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Best Face Forward: The Magic of Japanese CarpentryAnne Kohtz

Wood is wood, you might think, but a skilled carpenter has many choices to make. How the wood will be used is determined not only by hardness, smell, and color, but also by its keshōmen, the “decorative face” that results from how it is cut from the log.

Tōjirō Knives: Bringing the Tsubame Brand of Cutting Quality to Global Kitchens

Tsubame in Niigata Prefecture is a small city of 80,000 people, but it produces some of Japan’s leading metalwork products. Today Tsubame has teamed up with the neighboring city of Sanjō to produce the Tsubame Sanjō brand of products, taking advantage of the area’s advanced techniques and skill. We visited knife maker Tōjirō and the Tsubame Industrial Materials Museum to learn how the local metalworking industry has developed.

Japan Picks 149 Artisans as Contemporary Masters (News)

Tokyo, Nov. 6 (Jiji Press)—The Ministry of Health, Labor, and Welfare has chosen 149 people in Japan as contemporary master artisans for fiscal 2017, honoring them as leaders in their respective professions with outstanding skills. Those selected include Nakaie Hitoshi, a 55-year-old Toyota Motor Corp. employee from the central prefecture of Aichi, who is the world's foremost expert in casting …

Bjorn Heiberg, the “Savior of the Japanese Knife”

Razor-sharp Japanese wabōchō, chef’s knives created by skilled master craftsmen, are essential to the preparation of washoku. Bjorn Heiberg, who runs knife specialty stores in Osaka and Tokyo, fell in love with wabōchō after coming to Japan, and is spreading the good word about these remarkable knives to the rest of the world.

“Washi” (Japanese Paper)

Washi, or handmade Japanese paper, is still produced in every part of Japan. In 2014, UNESCO inscribed three of the most important washi traditions in its list of the intangible cultural heritage of humanity.

Japanese Indigo, a Living Tradition

Aizome textiles, prized by the Sengoku samurai for their hygienic benefits as well as their beautiful "Japan blue" color, are the product of a complex and time-consuming process in which human know-how and natural phenomena play equally important roles. Our correspondent traveled to Tokushima, once a thriving center of indigo dyeing, for a hands-on lesson in this living tradition.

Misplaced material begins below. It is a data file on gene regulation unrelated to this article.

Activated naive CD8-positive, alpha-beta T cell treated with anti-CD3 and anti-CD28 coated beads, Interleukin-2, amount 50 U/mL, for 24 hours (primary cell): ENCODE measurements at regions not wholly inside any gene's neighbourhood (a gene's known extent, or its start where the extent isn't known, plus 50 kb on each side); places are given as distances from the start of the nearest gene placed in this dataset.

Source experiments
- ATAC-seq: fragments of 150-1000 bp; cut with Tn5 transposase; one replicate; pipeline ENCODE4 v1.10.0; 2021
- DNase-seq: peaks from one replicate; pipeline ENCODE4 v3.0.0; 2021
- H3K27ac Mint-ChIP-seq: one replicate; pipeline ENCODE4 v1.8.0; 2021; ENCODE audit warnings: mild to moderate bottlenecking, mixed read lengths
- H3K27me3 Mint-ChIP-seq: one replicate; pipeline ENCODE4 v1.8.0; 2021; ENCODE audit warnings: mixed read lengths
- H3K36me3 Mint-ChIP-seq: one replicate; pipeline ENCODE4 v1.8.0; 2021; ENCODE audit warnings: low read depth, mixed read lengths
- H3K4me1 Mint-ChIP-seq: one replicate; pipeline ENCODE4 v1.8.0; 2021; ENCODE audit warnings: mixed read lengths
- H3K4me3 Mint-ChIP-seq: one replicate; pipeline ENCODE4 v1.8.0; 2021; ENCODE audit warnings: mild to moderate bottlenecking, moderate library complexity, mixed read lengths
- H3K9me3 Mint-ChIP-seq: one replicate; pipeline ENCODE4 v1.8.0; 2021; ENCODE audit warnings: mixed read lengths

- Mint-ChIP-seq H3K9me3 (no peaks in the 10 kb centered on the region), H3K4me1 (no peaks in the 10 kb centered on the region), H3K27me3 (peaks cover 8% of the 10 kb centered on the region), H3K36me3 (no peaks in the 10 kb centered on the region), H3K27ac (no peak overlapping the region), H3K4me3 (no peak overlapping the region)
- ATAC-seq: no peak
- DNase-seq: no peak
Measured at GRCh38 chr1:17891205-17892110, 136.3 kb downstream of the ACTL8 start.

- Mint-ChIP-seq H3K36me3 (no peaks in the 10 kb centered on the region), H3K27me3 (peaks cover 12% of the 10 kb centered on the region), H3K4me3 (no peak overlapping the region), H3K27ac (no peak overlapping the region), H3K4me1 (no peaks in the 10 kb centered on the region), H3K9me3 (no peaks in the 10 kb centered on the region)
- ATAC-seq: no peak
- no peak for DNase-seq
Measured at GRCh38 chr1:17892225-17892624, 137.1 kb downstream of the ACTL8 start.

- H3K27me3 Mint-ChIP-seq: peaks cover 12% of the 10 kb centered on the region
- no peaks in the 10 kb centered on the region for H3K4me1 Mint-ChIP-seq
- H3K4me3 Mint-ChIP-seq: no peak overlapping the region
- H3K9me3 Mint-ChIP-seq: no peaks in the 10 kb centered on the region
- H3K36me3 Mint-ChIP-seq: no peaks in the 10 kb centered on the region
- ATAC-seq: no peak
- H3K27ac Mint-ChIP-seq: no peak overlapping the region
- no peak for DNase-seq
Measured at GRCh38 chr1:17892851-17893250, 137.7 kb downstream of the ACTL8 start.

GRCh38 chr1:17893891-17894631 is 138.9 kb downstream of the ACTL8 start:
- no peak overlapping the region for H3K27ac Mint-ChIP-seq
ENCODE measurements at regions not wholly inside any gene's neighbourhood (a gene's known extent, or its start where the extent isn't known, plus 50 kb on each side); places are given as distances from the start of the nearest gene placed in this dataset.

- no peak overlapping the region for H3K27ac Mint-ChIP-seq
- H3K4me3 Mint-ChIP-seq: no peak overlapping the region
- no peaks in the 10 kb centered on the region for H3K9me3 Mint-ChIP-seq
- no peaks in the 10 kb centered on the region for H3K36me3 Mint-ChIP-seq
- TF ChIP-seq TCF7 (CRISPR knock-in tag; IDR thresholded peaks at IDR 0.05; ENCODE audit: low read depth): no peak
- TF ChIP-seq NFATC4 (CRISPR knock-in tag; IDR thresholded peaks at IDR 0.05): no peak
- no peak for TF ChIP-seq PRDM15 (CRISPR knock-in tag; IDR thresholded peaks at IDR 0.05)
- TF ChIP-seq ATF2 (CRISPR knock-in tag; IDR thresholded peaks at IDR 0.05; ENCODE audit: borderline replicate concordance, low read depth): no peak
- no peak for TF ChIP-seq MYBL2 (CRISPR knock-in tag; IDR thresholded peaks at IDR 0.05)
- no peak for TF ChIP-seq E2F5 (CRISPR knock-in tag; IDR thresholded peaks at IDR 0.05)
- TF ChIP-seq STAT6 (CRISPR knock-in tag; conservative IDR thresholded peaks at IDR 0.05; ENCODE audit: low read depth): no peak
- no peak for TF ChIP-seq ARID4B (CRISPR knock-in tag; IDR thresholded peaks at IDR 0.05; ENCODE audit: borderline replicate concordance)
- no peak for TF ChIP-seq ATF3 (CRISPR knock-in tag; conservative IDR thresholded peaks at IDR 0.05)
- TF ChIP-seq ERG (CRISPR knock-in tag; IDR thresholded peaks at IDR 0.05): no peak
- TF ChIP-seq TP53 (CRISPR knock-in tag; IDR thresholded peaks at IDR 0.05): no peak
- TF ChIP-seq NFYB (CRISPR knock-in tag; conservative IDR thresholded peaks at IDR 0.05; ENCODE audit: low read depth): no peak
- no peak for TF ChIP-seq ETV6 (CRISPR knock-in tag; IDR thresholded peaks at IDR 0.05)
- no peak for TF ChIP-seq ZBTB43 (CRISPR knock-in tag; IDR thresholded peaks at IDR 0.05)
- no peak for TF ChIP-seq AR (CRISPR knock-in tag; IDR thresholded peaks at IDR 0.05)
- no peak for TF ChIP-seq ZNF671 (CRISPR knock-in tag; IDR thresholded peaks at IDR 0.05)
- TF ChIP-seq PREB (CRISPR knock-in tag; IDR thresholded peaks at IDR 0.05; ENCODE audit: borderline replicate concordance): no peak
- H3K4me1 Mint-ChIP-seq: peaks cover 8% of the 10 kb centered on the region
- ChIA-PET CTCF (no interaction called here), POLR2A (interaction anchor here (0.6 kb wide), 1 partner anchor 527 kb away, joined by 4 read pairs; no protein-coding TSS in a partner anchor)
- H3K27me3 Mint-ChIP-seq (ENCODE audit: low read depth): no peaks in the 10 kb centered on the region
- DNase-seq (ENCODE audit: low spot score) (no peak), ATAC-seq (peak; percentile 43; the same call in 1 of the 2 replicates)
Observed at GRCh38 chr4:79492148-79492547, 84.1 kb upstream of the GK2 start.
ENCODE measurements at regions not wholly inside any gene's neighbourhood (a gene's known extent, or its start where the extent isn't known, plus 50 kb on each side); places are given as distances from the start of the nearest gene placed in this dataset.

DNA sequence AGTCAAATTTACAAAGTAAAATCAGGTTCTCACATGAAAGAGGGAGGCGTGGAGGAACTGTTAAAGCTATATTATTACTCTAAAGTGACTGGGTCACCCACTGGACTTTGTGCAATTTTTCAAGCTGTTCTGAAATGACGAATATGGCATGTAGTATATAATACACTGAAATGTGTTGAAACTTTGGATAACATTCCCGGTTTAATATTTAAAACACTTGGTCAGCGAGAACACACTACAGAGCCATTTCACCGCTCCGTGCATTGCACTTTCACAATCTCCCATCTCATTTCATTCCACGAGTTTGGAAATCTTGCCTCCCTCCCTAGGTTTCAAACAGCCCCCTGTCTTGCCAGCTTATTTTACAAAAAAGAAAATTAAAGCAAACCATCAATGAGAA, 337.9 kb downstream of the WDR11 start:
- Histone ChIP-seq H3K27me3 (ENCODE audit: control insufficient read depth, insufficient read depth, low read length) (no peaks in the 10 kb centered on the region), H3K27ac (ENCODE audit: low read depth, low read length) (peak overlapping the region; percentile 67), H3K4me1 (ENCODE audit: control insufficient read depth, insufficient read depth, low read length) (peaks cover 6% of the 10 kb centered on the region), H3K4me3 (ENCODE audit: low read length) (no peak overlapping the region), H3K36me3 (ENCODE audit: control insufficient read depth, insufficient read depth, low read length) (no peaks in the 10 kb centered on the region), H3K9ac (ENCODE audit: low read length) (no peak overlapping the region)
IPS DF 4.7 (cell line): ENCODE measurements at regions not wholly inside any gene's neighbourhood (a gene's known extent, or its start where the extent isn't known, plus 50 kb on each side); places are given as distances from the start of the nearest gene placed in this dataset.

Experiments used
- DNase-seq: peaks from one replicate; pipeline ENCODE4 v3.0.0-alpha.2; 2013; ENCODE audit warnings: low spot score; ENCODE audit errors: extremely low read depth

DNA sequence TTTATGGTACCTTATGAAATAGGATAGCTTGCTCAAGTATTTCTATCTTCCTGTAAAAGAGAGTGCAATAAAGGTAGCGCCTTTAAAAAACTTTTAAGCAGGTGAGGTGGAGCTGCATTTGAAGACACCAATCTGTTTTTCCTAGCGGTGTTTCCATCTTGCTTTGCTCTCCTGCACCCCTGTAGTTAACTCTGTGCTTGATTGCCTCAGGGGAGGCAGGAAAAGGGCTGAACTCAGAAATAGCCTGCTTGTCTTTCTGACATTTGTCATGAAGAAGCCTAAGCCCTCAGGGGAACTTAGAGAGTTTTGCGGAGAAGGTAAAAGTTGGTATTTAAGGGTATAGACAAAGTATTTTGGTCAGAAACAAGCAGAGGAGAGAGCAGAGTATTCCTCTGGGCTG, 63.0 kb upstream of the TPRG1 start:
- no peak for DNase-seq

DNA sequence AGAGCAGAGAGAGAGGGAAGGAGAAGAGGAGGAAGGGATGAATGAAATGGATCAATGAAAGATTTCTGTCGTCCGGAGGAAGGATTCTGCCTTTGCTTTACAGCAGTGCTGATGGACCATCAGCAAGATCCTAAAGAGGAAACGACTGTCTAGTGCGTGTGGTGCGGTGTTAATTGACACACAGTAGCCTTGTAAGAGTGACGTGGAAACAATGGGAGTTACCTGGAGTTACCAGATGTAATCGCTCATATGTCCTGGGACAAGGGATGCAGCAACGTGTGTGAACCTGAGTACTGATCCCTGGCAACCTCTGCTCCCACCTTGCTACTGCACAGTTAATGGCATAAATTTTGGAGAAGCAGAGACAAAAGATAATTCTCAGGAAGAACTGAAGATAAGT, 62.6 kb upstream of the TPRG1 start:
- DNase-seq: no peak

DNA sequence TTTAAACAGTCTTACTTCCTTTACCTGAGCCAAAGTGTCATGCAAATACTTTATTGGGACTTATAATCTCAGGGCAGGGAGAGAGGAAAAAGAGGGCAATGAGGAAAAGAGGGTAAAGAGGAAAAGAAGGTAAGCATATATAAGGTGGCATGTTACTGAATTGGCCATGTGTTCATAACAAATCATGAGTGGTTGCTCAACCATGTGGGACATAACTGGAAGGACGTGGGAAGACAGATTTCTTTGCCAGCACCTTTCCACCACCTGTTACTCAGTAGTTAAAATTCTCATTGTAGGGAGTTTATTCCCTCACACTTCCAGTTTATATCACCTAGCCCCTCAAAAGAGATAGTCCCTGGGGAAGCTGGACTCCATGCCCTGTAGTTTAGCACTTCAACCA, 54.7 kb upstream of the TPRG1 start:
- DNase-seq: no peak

Turning Things Around for Japanese Companies: An Interview with Komatsu’s Sakane Masahiro

As part of its “Abenomics” program, the government recently launched a growth strategy designed to get the country’s economy moving again. Former Komatsu president Sakane Masahiro was one of the advisors on the government panel that helped to draw up the plan. We spoke to him about the impact of Abenomics and the challenges facing the Japanese economy.

Manga Artist Brings Bushidō Spirit to FranceLaurent Lefebvre

Every summer France hosts the Japan Expo to showcase Japanese pop culture. In 2012, the martial-arts manga artist Saruwatari Tetsuya attended the event. In this article, we spotlight his visit.

Traditional Crafts in the Modern Day

The city of Sumida in Tokyo has a history of craftsmanship and light industry dating back to the seventeenth century. That influence remains strong even today. We look at a selection of the area’s shops, all of which have an original take on traditional techniques and crafts.

Mitaka Kohki: From Outer Space to the Operating TheaterKikuchi Masanori

A small company with just 50 employees, Mitaka Kohki has developed a camera used by NASA and enjoys a 50% share of the market for neurosurgical microscopes. We take a look at the secrets behind the company’s success.

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